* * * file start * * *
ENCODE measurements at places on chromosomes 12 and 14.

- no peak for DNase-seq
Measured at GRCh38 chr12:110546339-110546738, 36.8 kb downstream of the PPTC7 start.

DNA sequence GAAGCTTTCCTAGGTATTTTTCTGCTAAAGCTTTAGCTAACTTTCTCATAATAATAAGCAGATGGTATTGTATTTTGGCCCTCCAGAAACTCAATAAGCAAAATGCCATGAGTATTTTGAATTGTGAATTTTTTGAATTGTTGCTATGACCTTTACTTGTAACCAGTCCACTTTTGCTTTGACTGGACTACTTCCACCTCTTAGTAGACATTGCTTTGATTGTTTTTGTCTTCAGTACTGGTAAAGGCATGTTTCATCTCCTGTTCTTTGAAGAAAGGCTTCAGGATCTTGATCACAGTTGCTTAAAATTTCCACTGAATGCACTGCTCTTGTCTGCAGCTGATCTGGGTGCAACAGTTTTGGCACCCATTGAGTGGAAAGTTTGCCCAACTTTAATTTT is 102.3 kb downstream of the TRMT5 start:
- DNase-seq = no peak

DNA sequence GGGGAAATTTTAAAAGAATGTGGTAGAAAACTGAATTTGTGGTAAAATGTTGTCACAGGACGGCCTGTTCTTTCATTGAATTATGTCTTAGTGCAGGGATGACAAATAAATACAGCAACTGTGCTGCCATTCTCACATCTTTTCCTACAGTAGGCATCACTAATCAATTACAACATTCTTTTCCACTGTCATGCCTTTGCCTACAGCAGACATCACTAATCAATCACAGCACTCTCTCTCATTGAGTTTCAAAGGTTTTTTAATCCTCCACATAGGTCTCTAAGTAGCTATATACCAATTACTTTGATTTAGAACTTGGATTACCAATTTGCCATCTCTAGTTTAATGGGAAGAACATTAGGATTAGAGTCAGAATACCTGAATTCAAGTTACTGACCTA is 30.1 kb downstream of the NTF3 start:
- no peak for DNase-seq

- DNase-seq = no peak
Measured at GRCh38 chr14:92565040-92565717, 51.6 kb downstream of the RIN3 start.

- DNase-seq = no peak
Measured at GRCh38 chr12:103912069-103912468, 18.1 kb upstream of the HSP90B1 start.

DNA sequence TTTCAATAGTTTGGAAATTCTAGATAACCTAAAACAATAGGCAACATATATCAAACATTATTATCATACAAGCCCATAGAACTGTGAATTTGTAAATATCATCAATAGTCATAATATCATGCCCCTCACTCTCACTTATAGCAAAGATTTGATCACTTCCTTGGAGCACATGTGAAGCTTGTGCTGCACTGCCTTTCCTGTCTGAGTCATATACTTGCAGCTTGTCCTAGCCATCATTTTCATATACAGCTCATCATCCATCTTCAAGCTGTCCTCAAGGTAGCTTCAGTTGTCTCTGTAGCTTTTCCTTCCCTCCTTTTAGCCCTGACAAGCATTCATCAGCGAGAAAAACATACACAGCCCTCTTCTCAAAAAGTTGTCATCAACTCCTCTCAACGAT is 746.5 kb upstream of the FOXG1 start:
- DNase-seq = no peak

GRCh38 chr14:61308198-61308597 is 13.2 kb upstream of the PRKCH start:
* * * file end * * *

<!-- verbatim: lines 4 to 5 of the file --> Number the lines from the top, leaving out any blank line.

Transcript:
DNA sequence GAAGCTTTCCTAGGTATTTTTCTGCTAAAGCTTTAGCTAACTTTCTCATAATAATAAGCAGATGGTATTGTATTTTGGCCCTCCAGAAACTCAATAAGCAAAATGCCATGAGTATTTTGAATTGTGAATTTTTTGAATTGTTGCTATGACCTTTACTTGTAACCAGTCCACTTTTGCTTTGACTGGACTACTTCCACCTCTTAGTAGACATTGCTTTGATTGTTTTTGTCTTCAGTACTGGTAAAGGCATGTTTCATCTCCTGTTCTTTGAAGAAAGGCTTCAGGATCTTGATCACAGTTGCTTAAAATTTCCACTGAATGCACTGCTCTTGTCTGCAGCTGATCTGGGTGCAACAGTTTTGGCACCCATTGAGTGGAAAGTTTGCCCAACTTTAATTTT is 102.3 kb downstream of the TRMT5 start:
- DNase-seq = no peak